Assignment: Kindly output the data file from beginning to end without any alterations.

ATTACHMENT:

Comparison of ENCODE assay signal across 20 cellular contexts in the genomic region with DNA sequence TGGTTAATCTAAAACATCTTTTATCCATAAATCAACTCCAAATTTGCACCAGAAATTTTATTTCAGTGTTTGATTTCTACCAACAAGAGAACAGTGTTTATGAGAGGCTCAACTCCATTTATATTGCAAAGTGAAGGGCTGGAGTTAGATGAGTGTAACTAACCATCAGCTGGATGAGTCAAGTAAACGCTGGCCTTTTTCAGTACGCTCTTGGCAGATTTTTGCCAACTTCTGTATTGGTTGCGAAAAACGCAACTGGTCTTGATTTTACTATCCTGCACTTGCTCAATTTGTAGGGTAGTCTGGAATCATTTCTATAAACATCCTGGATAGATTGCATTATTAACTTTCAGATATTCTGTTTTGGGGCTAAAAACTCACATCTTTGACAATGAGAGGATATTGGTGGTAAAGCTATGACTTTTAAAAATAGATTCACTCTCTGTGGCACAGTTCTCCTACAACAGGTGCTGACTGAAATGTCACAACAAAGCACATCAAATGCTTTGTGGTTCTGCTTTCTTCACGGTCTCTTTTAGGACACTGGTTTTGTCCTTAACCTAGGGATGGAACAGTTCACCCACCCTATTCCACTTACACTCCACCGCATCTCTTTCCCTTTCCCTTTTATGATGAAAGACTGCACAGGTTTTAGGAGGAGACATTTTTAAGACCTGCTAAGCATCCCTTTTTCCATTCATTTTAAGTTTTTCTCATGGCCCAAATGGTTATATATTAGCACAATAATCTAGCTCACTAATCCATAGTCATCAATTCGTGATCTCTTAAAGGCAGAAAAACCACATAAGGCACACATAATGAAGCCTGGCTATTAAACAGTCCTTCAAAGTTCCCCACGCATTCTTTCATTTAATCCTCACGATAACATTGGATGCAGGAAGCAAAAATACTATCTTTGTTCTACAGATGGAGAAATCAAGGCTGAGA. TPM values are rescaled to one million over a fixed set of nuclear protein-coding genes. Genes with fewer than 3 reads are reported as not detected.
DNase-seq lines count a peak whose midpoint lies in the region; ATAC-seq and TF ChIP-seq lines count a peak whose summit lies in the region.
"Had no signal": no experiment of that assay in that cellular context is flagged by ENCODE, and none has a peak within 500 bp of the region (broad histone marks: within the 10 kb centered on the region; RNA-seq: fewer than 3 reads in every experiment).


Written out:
Comparison of ENCODE assay signal across 20 cellular contexts in the genomic region with DNA sequence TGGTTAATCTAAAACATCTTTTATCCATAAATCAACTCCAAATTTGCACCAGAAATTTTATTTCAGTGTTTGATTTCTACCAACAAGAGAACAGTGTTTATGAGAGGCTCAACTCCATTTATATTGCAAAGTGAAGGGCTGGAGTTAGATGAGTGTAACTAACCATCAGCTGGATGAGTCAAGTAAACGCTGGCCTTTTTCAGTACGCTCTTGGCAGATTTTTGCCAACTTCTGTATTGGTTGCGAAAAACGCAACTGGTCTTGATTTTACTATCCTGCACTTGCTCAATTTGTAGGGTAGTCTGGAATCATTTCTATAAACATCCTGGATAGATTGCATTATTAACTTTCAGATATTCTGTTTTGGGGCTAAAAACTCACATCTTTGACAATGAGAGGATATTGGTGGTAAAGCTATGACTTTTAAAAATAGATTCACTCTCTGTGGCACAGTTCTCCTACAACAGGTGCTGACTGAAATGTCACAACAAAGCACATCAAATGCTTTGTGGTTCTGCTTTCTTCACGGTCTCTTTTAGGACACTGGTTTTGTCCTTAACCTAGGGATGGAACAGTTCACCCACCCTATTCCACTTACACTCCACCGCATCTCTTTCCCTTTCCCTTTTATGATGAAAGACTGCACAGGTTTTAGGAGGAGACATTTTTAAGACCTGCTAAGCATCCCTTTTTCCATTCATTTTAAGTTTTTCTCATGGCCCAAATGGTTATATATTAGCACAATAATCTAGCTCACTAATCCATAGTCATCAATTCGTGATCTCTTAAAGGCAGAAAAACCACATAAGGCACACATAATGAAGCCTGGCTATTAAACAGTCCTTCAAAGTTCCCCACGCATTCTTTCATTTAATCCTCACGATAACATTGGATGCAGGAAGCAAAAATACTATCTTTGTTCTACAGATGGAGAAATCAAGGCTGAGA. TPM values are rescaled to one million over a fixed set of nuclear protein-coding genes. Genes with fewer than 3 reads are reported as not detected.
DNase-seq lines count a peak whose midpoint lies in the region; ATAC-seq and TF ChIP-seq lines count a peak whose summit lies in the region.
"Had no signal": no experiment of that assay in that cellular context is flagged by ENCODE, and none has a peak within 500 bp of the region (broad histone marks: within the 10 kb centered on the region; RNA-seq: fewer than 3 reads in every experiment).